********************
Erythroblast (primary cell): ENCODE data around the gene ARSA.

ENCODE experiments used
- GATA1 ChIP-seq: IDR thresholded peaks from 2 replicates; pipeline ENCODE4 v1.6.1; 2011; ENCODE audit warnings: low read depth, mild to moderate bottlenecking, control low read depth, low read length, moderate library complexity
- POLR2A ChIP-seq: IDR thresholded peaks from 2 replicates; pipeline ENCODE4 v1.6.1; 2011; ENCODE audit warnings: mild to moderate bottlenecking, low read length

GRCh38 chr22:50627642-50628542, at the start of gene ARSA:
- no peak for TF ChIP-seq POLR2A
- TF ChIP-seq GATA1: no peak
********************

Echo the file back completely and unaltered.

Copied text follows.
Erythroblast (primary cell): ENCODE data around the gene ARSA.

ENCODE experiments used
- GATA1 ChIP-seq: IDR thresholded peaks from 2 replicates; pipeline ENCODE4 v1.6.1; 2011; ENCODE audit warnings: low read depth, mild to moderate bottlenecking, control low read depth, low read length, moderate library complexity
- POLR2A ChIP-seq: IDR thresholded peaks from 2 replicates; pipeline ENCODE4 v1.6.1; 2011; ENCODE audit warnings: mild to moderate bottlenecking, low read length

GRCh38 chr22:50627642-50628542, at the start of gene ARSA:
- no peak for TF ChIP-seq POLR2A
- TF ChIP-seq GATA1: no peak